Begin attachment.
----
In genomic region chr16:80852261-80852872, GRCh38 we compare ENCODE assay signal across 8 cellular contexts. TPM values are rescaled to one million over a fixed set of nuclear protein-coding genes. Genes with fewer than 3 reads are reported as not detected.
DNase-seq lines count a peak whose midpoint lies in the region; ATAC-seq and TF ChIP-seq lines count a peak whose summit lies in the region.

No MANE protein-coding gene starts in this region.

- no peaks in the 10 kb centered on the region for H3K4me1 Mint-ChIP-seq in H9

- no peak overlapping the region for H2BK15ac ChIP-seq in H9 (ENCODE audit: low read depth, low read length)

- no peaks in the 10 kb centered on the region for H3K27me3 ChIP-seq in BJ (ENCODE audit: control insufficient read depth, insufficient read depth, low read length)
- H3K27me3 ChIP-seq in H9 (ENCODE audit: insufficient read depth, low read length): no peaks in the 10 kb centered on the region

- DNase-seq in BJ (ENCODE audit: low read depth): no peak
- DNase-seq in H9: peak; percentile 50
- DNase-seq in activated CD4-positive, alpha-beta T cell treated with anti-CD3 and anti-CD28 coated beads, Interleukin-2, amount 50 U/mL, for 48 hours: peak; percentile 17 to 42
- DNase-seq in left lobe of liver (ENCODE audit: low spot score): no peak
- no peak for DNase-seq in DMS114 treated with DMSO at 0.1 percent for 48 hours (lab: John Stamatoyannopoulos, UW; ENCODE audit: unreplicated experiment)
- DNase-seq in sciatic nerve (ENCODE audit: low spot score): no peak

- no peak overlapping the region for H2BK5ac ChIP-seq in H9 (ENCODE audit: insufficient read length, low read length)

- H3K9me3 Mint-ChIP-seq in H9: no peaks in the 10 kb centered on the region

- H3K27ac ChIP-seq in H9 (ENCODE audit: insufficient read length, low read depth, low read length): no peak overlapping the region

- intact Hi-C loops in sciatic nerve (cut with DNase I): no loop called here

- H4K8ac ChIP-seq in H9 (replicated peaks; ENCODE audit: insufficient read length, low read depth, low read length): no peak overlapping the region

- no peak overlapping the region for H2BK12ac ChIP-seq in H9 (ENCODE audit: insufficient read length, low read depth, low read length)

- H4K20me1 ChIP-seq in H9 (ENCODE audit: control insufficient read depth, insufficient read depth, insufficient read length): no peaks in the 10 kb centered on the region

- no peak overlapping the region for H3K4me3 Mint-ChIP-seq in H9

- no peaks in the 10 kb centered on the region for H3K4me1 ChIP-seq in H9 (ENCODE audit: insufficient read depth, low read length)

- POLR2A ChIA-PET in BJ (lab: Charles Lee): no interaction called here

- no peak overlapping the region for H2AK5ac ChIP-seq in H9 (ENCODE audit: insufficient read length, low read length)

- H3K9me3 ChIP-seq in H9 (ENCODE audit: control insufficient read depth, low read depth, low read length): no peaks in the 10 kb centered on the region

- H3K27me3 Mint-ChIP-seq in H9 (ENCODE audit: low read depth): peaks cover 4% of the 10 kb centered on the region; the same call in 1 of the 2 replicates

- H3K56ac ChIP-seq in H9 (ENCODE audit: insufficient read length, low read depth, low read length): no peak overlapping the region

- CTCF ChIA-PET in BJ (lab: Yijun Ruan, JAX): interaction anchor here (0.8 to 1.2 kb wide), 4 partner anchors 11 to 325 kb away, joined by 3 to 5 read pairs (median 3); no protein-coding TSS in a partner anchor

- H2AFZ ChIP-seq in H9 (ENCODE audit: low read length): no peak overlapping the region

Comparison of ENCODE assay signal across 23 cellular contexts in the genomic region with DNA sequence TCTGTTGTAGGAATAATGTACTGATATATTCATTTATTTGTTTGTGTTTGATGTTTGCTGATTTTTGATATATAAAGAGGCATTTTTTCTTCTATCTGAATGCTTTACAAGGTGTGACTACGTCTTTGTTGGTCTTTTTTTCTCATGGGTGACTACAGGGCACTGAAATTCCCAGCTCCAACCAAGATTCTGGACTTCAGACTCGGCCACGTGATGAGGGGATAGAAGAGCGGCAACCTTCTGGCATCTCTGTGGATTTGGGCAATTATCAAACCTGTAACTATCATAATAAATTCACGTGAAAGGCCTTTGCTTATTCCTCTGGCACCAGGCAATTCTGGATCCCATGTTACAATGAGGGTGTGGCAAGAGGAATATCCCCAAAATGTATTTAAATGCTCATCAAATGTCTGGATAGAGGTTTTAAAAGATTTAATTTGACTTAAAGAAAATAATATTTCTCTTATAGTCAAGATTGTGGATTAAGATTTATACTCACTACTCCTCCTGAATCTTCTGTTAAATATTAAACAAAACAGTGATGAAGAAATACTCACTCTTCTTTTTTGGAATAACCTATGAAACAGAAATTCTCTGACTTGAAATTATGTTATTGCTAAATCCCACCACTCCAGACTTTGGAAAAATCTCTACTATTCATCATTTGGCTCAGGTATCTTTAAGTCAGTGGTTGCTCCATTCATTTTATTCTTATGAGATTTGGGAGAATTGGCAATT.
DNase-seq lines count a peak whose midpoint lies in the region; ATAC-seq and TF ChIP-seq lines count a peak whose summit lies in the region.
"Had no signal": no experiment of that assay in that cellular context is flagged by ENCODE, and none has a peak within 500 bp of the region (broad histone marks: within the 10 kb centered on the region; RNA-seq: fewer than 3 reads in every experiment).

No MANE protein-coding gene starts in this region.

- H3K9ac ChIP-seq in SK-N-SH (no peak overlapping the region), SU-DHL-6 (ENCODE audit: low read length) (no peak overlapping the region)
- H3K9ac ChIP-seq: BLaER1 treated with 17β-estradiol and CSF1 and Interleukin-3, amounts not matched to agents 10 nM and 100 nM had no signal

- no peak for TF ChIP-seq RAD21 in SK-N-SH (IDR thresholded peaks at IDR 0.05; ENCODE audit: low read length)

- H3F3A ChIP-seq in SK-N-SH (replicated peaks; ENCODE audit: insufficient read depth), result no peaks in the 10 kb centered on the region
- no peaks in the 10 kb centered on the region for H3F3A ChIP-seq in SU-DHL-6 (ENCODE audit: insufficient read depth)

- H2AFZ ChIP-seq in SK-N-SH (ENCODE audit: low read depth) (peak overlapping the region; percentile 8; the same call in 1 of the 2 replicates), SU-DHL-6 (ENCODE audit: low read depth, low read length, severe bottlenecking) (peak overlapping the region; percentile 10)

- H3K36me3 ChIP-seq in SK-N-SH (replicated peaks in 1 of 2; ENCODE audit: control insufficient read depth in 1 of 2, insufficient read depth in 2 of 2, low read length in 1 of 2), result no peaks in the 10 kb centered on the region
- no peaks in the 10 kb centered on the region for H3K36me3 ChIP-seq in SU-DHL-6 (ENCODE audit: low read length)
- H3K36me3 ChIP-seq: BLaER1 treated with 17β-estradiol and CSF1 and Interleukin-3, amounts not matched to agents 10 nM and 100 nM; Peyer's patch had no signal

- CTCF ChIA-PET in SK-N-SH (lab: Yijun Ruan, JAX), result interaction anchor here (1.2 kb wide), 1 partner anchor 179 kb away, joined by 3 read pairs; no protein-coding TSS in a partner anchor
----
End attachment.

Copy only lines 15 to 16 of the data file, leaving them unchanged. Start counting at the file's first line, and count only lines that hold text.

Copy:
- H3K9me3 Mint-ChIP-seq in H9: no peaks in the 10 kb centered on the region

- H3K27ac ChIP-seq in H9 (ENCODE audit: insufficient read length, low read depth, low read length): no peak overlapping the region